Johannesburg - The Eastern Cape High Court sitting in Makhanda imposed heavy prison sentences on six Zimbabwean nationals in what game reserve owners in the Eastern Cape have called a major breakthrough in the war against rhino poaching syndicates.
The men, Francis Chitiyo, 35, Trymore Chauke, 29, Misheck Chauke, 27, Simba Masinge, 27, Nhamo Muyambo, 32, and Abraham Moyane, 36, were convicted of conspiracy to kill a rhino and steal the horns and unlawful possession of an unlicensed Voere 375 hunting rifle and ammunition on July 31, 2018 on the N2 near Makhanda. They were sentenced to effective imprisonment ranging from 16 to 20 years.
The court was packed with hundreds of employees, staff, and owners of various game reserves in the Eastern Cape.
In sentencing the six, Judge GH Bloem referred to the men as a well-organised group of criminals, arrested after stellar investigation by the SAPS, in particular Captain Morné Viljoen of the Eastern Cape Stock Theft Unit.
Viljoen and his team, acting on information, apprehended the poachers while they were travelling on the N2 to a local reserve to kill rhinos. They used a Ford and an Isuzu pick-up and concealed axes, knives, the rifle and ammunition in the vehicles.
Although they have been in detention without bail since their arrest five years ago, all of them but Mischeck Chauke escaped from the Waainek Correctional Centre outside Makhanda in October 2022.
Trymore Chauke and Masinga were arrested shortly after their escape, but the others remained at large until April 2023. Their reign of terror after their escape lasted six months, and they have been linked to at least 13 new poaching incidents, mainly in the Eastern Cape.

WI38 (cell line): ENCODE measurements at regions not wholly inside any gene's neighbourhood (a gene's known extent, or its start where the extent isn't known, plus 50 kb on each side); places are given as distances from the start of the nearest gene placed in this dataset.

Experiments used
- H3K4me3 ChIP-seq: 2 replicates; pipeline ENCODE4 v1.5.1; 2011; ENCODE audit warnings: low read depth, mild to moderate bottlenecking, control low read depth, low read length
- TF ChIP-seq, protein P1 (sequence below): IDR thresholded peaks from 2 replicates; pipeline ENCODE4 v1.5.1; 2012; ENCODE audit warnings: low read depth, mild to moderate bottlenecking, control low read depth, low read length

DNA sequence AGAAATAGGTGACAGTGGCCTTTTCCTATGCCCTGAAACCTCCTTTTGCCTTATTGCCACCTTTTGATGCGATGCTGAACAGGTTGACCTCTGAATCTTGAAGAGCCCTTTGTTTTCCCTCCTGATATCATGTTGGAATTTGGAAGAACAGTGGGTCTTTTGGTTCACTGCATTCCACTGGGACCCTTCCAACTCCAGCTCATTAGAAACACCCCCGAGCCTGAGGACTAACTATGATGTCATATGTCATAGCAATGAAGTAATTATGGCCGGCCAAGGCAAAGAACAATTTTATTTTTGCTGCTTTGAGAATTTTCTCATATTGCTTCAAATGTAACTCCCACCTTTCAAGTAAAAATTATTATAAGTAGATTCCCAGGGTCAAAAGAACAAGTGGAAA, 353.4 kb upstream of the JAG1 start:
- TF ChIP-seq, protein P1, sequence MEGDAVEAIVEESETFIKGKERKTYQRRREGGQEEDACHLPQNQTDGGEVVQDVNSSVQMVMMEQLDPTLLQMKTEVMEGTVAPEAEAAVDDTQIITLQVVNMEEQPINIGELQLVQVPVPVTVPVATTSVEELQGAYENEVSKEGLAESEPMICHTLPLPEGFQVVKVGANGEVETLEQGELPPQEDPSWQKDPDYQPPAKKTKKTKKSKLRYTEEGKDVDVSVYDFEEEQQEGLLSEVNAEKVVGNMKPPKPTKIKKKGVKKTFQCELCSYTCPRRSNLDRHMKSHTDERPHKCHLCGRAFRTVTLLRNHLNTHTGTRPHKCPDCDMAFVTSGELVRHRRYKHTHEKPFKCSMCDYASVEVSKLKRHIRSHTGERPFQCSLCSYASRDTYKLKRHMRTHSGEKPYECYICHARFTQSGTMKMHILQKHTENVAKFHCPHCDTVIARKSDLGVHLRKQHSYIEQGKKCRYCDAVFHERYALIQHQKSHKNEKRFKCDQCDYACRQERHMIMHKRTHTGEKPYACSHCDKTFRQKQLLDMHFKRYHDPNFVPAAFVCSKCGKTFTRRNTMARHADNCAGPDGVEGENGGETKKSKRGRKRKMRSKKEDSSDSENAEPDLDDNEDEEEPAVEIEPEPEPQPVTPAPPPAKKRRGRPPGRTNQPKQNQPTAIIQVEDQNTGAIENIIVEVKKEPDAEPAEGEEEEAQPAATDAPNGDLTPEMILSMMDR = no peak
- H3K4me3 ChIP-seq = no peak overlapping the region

Moyane was re-arrested in March 2023 on a reserve near Makhanda, but Muyambo and Chitiyo managed to escape. In a manhunt that lasted several weeks, the outstanding two were arrested in the early hours of May 20, 2023, at their hideaway in Mthatha by the Tactical Intervention Unit of the police and Crime Intelligence.
“We cannot express enough gratitude to the police and DPP (Director of Public Prosecutions) office in Makhanda for the quality of their work, and we take enormous comfort from this interaction with law enforcement in the Eastern Cape,” said lawyer Ian Small-Smith, representing Indalo, a group of local game reserves.
“Combating poaching is an ongoing war. We spend millions of rand a year keeping our rhinos safe, but we will ultimately fail if we don’t have the local police and prosecution services ready and able to assist if our efforts on the reserves fall short,” Small-Smith said.
The escapees are expected to plead guilty to escaping charges in the next few weeks and to receive another 10 years of direct imprisonment for their escape. They will serve their time at the East London Maximum Security Prison.
“They are set to spend many years in jail on these offences and additional imprisonment on the escaping charges, and we understand that the authorities will soon charge them for the crimes they committed while on the run. We take comfort that they will not be eligible for parole because they escaped from lawful custody,” Small-Smith said.